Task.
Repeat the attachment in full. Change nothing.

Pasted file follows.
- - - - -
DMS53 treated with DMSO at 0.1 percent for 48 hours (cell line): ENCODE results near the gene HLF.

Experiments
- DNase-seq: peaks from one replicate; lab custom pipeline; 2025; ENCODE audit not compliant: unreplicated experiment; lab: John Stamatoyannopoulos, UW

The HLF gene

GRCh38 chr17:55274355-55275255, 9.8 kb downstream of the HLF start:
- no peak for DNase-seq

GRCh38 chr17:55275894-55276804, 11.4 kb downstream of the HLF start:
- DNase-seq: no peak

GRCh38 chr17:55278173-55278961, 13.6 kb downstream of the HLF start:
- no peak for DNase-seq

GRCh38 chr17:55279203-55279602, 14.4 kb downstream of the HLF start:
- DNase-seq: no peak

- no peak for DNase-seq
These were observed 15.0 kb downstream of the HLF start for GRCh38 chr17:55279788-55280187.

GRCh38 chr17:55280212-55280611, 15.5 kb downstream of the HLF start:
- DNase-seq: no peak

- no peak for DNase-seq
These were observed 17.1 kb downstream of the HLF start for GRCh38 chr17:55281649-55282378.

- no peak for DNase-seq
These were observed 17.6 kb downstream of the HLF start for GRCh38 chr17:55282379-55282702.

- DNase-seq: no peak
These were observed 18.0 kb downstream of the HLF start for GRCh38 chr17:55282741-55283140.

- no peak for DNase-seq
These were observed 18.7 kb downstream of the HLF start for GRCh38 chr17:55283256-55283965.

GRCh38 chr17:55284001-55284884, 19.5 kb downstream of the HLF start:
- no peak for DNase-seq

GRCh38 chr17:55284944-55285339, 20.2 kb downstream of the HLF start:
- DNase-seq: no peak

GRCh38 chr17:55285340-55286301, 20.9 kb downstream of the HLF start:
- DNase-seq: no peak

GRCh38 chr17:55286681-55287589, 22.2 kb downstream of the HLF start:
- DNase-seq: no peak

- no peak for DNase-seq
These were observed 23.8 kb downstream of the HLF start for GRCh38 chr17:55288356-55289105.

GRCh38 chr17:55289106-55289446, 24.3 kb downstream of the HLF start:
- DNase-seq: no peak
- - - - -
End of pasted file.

DMS53 treated with DMSO at 0.1 percent for 48 hours (cell line): ENCODE results near the gene HLF.

Experiments
- DNase-seq: peaks from one replicate; lab custom pipeline; 2025; ENCODE audit not compliant: unreplicated experiment; lab: John Stamatoyannopoulos, UW

The HLF gene

GRCh38 chr17:55274355-55275255, 9.8 kb downstream of the HLF start:
- no peak for DNase-seq

GRCh38 chr17:55275894-55276804, 11.4 kb downstream of the HLF start:
- DNase-seq: no peak

GRCh38 chr17:55278173-55278961, 13.6 kb downstream of the HLF start:
- no peak for DNase-seq

GRCh38 chr17:55279203-55279602, 14.4 kb downstream of the HLF start:
- DNase-seq: no peak

- no peak for DNase-seq
These were observed 15.0 kb downstream of the HLF start for GRCh38 chr17:55279788-55280187.

GRCh38 chr17:55280212-55280611, 15.5 kb downstream of the HLF start:
- DNase-seq: no peak

- no peak for DNase-seq
These were observed 17.1 kb downstream of the HLF start for GRCh38 chr17:55281649-55282378.

- no peak for DNase-seq
These were observed 17.6 kb downstream of the HLF start for GRCh38 chr17:55282379-55282702.

- DNase-seq: no peak
These were observed 18.0 kb downstream of the HLF start for GRCh38 chr17:55282741-55283140.

- no peak for DNase-seq
These were observed 18.7 kb downstream of the HLF start for GRCh38 chr17:55283256-55283965.

GRCh38 chr17:55284001-55284884, 19.5 kb downstream of the HLF start:
- no peak for DNase-seq

GRCh38 chr17:55284944-55285339, 20.2 kb downstream of the HLF start:
- DNase-seq: no peak

GRCh38 chr17:55285340-55286301, 20.9 kb downstream of the HLF start:
- DNase-seq: no peak

GRCh38 chr17:55286681-55287589, 22.2 kb downstream of the HLF start:
- DNase-seq: no peak

- no peak for DNase-seq
These were observed 23.8 kb downstream of the HLF start for GRCh38 chr17:55288356-55289105.

GRCh38 chr17:55289106-55289446, 24.3 kb downstream of the HLF start:
- DNase-seq: no peak